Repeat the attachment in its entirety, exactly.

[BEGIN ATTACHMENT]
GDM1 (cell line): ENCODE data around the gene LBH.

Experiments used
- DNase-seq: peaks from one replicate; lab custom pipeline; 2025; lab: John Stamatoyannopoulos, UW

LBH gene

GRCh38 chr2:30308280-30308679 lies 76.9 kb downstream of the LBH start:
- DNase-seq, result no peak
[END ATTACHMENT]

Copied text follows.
GDM1 (cell line): ENCODE data around the gene LBH.

Experiments used
- DNase-seq: peaks from one replicate; lab custom pipeline; 2025; lab: John Stamatoyannopoulos, UW

LBH gene

GRCh38 chr2:30308280-30308679 lies 76.9 kb downstream of the LBH start:
- DNase-seq, result no peak